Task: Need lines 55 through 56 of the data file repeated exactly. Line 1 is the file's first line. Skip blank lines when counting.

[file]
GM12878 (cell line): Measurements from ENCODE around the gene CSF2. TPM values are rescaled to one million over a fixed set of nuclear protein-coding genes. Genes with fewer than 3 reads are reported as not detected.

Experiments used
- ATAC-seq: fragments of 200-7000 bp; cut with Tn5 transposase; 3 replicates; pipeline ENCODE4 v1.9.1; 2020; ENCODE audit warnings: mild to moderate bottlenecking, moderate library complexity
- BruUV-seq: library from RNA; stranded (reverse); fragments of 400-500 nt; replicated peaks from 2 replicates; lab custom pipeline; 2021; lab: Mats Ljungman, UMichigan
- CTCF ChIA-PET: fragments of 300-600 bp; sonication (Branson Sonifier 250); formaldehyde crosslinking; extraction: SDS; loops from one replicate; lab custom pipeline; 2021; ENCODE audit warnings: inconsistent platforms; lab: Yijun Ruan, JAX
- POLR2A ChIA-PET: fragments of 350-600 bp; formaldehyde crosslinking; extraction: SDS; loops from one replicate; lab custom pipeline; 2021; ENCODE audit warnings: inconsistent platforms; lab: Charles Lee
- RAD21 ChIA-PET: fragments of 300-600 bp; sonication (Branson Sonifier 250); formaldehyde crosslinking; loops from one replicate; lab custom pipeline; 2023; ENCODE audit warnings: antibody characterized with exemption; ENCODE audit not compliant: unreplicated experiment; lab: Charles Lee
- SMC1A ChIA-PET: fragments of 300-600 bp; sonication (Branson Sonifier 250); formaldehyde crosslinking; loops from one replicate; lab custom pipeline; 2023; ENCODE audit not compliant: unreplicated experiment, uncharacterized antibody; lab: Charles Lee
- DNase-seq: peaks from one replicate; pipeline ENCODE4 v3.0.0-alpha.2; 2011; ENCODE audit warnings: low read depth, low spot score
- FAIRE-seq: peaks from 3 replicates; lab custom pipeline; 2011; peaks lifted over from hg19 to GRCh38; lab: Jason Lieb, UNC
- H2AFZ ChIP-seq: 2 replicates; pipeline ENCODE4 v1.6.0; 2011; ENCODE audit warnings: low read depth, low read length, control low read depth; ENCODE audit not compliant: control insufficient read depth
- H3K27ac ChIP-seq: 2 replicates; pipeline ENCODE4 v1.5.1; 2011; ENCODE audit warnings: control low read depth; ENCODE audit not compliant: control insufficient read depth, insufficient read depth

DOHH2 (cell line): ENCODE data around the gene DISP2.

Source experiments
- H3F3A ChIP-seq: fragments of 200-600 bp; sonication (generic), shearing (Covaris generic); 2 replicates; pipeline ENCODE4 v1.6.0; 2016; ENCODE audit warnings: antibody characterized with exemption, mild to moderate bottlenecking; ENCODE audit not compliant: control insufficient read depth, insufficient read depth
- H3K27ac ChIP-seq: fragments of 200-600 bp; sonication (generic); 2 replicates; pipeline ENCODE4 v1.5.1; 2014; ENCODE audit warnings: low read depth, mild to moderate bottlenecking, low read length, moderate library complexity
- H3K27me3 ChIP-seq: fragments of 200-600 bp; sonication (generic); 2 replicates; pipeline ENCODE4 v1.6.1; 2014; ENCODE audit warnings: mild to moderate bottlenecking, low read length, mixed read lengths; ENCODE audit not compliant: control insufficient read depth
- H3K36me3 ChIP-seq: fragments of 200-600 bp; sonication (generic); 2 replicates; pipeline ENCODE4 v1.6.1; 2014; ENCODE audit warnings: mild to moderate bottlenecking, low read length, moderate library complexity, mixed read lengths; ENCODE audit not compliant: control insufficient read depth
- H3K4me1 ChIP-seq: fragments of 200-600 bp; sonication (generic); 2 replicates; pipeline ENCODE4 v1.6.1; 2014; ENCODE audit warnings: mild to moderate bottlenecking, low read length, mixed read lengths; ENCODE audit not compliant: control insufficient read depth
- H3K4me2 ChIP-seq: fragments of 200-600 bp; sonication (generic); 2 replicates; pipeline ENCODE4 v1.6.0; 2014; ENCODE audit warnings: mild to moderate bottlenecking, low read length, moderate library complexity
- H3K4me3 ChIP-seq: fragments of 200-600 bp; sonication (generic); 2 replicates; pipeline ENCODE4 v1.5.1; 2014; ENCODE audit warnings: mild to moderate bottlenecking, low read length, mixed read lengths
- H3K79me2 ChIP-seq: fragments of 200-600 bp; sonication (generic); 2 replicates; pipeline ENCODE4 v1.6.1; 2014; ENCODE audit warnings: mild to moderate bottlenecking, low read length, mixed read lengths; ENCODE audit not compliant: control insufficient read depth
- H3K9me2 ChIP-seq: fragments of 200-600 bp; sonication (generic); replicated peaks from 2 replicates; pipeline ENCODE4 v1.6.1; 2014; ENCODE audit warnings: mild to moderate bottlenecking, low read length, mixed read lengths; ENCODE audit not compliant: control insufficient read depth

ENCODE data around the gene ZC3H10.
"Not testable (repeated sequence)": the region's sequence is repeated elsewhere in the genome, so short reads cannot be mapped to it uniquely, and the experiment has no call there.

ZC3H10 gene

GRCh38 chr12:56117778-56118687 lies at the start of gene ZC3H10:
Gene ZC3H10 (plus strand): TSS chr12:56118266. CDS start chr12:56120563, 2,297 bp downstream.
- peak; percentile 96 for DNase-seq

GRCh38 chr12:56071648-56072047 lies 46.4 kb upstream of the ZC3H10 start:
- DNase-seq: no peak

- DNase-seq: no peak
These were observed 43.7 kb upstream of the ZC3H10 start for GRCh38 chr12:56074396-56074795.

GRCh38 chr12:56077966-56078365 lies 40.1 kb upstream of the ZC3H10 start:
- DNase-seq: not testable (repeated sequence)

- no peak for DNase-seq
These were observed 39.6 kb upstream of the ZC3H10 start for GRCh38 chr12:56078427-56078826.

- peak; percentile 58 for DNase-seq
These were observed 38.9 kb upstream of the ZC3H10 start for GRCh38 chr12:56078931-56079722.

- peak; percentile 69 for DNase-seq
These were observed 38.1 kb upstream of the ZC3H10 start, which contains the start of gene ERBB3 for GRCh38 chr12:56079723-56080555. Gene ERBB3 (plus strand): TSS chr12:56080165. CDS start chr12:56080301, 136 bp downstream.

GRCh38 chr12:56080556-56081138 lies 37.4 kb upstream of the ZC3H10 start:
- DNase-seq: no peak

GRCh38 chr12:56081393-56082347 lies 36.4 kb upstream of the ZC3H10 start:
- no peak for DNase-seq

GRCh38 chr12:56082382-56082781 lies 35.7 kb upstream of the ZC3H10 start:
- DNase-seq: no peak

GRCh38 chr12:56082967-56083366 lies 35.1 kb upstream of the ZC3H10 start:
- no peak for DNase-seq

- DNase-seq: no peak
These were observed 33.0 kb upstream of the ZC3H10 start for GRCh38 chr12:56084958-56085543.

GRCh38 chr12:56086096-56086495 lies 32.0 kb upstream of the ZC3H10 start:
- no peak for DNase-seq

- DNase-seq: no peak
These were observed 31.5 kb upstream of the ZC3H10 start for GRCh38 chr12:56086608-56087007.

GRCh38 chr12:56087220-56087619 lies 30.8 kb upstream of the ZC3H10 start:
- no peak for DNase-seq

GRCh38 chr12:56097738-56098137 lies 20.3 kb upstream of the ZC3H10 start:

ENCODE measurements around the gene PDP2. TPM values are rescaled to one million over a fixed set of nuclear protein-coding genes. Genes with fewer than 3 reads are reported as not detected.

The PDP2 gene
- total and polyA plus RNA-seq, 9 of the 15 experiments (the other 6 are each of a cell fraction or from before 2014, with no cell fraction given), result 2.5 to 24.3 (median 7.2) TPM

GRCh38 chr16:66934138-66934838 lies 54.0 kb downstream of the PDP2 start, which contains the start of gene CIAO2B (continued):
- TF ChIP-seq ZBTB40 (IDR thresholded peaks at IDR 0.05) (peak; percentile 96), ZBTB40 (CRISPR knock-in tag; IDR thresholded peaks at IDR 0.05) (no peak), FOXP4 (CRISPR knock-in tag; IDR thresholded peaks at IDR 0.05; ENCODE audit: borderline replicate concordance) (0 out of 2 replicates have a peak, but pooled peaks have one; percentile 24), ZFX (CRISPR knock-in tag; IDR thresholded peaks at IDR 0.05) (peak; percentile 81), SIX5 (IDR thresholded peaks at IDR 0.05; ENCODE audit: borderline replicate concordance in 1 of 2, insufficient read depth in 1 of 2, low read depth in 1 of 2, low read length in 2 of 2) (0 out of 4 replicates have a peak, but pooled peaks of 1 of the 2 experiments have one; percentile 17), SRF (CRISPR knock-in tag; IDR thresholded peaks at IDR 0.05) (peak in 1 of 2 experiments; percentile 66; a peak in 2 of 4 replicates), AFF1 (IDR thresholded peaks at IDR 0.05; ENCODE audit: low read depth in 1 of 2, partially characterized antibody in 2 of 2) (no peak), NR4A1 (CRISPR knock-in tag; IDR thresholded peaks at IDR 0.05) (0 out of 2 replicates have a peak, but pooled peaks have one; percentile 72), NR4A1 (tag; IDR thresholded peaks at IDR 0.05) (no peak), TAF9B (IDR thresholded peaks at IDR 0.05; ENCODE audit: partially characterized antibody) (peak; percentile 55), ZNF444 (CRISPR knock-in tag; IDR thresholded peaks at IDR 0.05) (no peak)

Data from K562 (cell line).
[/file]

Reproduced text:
These were observed 31.5 kb upstream of the ZC3H10 start for GRCh38 chr12:56086608-56087007.

GRCh38 chr12:56087220-56087619 lies 30.8 kb upstream of the ZC3H10 start: